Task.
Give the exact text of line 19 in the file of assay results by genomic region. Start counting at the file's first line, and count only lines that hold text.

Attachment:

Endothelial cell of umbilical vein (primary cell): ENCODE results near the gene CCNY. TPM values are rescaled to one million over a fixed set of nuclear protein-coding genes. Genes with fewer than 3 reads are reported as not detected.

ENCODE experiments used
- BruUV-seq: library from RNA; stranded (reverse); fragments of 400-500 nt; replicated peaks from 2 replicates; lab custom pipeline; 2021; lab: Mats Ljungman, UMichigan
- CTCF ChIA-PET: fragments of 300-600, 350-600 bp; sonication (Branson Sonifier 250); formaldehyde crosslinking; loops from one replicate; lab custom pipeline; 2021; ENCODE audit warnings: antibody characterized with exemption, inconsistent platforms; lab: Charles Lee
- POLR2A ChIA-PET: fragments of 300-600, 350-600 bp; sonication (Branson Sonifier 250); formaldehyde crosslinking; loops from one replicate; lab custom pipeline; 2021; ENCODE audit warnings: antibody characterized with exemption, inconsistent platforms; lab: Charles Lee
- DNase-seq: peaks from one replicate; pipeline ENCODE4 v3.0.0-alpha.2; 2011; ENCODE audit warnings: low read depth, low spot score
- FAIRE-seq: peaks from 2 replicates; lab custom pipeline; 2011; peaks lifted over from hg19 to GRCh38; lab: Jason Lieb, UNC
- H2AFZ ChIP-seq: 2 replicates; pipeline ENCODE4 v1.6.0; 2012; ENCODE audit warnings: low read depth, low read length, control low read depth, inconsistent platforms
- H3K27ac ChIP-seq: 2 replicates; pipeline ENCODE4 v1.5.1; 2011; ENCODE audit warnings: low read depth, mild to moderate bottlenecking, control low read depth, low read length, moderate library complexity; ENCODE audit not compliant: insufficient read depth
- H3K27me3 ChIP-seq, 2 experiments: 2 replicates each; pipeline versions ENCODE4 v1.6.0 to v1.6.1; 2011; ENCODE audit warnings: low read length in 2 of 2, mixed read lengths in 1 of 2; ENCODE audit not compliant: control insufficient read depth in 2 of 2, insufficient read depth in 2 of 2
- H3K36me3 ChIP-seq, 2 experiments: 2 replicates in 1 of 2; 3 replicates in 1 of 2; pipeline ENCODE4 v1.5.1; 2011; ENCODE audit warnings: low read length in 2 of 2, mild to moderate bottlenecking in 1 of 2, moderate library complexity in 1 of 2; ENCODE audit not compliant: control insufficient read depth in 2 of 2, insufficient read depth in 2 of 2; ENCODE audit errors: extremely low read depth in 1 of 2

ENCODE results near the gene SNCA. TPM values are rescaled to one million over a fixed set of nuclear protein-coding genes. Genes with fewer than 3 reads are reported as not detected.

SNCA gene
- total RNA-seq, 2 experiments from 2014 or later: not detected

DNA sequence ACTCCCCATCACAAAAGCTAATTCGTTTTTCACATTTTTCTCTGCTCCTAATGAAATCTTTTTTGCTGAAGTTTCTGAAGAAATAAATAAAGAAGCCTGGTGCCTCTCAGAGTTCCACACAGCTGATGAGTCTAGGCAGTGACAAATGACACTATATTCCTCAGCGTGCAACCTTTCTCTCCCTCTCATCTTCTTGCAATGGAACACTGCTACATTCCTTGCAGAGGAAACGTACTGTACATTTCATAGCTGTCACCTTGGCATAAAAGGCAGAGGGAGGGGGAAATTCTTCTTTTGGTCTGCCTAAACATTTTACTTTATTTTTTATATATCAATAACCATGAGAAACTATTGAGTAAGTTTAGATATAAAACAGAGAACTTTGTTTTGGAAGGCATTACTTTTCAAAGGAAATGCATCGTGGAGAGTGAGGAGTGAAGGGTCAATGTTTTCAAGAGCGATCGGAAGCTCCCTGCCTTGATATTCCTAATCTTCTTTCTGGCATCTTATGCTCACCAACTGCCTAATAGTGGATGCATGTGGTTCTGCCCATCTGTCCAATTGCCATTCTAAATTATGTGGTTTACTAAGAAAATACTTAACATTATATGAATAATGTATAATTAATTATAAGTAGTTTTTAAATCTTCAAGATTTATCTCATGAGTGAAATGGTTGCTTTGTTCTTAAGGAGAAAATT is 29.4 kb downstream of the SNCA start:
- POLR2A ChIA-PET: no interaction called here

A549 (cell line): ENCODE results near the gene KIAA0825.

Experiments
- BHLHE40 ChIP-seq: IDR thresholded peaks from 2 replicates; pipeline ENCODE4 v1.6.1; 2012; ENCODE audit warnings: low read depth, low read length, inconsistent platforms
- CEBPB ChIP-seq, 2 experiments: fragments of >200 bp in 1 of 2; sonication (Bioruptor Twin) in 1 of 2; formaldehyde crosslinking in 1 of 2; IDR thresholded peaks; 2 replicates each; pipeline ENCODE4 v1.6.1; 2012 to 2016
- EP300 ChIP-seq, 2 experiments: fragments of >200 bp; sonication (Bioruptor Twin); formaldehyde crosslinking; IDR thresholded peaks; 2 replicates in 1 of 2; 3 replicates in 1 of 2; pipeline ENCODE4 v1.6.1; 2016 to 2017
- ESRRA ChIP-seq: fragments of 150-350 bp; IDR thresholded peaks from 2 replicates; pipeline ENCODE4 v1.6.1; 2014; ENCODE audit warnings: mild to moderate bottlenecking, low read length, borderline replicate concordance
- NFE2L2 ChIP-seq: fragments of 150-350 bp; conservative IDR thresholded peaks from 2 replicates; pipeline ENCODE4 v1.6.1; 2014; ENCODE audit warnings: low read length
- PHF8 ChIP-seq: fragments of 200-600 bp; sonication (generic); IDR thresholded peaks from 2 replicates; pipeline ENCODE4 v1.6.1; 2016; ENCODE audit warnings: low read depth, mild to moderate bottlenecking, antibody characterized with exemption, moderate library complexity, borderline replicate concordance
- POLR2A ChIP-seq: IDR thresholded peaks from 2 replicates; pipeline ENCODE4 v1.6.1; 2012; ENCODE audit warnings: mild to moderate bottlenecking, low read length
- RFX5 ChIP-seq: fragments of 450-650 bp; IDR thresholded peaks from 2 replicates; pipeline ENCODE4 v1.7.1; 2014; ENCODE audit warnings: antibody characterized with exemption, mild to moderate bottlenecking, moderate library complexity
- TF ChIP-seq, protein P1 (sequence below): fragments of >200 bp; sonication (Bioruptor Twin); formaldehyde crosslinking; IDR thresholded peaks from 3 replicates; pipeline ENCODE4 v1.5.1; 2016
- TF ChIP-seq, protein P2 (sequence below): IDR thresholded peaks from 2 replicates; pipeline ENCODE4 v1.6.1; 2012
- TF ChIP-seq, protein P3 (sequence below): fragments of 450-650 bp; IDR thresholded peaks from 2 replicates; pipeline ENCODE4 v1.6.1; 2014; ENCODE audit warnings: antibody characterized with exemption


- BHLHE40 ChIP-seq: IDR thresholded peaks from 2 replicates; pipeline ENCODE4 v1.6.1; 2012; ENCODE audit warnings: low read depth, low read length, inconsistent platforms